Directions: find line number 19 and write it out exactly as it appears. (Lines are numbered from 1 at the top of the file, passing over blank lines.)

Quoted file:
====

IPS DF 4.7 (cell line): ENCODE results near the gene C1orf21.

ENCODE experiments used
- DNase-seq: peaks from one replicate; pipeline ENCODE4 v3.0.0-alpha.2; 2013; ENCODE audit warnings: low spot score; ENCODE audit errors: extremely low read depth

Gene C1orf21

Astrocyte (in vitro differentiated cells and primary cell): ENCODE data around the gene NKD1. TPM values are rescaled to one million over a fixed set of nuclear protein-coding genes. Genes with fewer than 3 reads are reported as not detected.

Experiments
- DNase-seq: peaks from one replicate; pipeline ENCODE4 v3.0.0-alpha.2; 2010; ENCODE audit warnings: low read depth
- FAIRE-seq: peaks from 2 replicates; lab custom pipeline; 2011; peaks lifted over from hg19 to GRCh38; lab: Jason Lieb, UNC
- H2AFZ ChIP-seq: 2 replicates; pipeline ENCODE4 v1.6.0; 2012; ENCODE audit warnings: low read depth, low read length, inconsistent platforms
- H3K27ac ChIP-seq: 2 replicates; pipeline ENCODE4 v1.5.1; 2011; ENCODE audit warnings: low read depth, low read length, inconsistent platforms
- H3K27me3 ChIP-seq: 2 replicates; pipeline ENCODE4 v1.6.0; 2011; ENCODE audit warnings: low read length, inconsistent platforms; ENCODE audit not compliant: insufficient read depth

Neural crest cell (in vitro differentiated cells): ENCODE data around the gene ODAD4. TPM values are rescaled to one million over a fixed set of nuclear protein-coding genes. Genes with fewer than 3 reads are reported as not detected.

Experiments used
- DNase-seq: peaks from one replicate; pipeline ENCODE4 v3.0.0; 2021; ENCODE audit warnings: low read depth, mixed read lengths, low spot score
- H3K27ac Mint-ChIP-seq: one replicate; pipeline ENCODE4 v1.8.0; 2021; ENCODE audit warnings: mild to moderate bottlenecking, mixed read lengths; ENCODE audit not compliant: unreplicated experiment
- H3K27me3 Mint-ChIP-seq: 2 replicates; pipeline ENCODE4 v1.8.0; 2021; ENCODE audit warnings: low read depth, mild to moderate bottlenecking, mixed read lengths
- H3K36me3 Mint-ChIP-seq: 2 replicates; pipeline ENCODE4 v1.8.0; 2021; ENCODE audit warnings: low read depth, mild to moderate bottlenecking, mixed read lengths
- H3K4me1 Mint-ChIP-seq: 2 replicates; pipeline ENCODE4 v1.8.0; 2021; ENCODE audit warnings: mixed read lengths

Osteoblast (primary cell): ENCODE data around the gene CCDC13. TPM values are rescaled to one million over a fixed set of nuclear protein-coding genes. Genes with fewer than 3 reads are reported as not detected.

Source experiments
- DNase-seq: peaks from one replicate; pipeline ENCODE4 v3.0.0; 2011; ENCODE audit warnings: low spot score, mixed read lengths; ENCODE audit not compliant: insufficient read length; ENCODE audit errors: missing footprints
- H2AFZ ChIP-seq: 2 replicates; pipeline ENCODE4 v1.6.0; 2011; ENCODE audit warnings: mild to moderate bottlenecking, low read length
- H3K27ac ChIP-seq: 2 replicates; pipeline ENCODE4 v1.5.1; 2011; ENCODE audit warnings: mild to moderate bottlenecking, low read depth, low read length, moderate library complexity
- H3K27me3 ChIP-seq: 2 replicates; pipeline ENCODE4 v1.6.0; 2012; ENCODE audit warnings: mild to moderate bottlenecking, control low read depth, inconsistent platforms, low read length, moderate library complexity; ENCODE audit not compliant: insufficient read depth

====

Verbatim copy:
Osteoblast (primary cell): ENCODE data around the gene CCDC13. TPM values are rescaled to one million over a fixed set of nuclear protein-coding genes. Genes with fewer than 3 reads are reported as not detected.